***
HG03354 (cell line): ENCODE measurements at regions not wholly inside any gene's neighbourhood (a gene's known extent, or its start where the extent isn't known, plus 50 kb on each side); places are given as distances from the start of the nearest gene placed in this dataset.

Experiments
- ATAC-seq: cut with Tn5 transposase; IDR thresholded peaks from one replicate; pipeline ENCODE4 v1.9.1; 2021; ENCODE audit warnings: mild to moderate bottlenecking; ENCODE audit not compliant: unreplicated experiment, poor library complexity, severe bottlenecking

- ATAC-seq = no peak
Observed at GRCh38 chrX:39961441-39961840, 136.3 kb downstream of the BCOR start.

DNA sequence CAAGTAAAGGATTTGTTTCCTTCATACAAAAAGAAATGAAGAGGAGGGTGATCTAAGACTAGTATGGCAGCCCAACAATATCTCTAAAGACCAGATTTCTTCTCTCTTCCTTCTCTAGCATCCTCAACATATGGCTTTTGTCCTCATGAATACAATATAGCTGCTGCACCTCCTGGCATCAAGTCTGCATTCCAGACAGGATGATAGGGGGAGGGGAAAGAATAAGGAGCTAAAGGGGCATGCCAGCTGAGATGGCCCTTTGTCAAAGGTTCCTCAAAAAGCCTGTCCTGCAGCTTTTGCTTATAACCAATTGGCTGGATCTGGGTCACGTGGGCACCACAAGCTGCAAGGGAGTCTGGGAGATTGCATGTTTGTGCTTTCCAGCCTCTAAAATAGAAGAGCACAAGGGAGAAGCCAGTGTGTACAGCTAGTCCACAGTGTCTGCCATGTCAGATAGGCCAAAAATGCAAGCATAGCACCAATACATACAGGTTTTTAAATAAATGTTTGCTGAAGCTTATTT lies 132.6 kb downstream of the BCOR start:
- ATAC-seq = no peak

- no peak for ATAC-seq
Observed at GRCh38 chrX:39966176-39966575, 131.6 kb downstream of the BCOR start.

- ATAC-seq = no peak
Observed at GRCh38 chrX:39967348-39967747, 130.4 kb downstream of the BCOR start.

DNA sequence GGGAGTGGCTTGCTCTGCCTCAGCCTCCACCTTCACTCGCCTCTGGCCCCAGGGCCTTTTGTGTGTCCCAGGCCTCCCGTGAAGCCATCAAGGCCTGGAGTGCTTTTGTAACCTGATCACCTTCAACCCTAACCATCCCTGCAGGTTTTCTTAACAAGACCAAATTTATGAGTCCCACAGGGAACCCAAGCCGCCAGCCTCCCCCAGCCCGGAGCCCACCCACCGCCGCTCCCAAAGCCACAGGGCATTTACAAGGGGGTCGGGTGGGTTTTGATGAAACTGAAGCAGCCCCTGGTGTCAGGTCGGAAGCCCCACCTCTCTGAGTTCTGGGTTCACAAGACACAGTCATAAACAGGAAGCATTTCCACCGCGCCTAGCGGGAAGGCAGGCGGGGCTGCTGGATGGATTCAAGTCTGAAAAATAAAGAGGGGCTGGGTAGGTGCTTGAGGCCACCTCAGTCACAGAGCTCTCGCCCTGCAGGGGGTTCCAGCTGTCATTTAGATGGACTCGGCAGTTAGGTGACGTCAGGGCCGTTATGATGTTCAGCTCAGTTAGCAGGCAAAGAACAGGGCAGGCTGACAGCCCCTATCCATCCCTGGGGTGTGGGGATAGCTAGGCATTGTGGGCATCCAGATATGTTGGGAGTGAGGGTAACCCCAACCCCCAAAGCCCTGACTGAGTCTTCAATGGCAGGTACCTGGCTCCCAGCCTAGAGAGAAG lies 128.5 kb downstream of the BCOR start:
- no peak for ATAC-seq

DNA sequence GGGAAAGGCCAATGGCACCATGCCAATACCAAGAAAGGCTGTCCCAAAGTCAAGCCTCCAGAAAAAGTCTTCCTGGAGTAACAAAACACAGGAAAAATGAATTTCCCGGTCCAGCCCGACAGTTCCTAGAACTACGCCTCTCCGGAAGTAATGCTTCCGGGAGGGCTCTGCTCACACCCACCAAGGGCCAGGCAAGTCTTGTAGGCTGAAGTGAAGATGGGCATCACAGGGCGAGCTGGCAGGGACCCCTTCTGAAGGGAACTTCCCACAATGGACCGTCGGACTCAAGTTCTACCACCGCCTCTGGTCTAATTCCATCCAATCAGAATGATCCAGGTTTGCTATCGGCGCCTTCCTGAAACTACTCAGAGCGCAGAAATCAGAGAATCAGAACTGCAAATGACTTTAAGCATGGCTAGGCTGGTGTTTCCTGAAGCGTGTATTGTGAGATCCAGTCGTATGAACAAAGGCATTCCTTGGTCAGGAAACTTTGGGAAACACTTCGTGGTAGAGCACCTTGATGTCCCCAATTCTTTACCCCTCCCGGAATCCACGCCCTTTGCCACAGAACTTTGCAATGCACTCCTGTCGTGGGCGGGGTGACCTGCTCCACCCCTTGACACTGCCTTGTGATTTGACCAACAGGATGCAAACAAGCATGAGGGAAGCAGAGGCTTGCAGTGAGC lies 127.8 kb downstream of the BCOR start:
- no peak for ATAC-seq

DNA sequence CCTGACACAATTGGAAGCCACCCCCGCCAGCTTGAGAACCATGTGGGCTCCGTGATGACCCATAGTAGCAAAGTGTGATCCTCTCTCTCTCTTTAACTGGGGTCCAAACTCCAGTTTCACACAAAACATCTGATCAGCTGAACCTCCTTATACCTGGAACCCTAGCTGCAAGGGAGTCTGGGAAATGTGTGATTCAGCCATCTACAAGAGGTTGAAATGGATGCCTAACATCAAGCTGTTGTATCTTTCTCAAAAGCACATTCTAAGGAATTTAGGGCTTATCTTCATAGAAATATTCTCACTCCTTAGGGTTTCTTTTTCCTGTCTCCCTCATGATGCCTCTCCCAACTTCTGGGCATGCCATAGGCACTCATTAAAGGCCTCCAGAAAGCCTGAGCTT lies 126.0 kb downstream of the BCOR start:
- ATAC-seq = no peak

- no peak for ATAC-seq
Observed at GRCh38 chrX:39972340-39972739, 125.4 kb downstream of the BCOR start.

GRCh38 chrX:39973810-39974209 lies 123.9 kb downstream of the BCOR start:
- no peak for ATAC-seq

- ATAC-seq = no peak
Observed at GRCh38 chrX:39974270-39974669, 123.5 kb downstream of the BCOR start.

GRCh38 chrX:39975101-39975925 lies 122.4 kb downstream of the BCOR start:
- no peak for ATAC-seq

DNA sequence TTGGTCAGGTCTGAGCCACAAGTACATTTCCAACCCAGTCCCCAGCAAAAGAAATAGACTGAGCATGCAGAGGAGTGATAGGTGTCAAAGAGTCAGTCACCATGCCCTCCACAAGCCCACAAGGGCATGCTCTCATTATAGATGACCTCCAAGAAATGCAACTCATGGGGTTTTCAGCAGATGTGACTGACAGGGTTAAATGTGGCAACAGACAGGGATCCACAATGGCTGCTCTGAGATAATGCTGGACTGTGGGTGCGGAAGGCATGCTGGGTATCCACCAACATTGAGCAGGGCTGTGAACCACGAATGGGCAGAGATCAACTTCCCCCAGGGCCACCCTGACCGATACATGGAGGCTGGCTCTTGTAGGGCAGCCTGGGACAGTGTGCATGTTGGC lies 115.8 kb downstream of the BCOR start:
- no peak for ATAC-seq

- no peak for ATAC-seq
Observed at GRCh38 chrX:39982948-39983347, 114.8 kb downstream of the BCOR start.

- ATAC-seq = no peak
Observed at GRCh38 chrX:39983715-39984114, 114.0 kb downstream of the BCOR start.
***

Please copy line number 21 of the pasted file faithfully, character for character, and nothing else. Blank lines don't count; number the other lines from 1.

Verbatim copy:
- no peak for ATAC-seq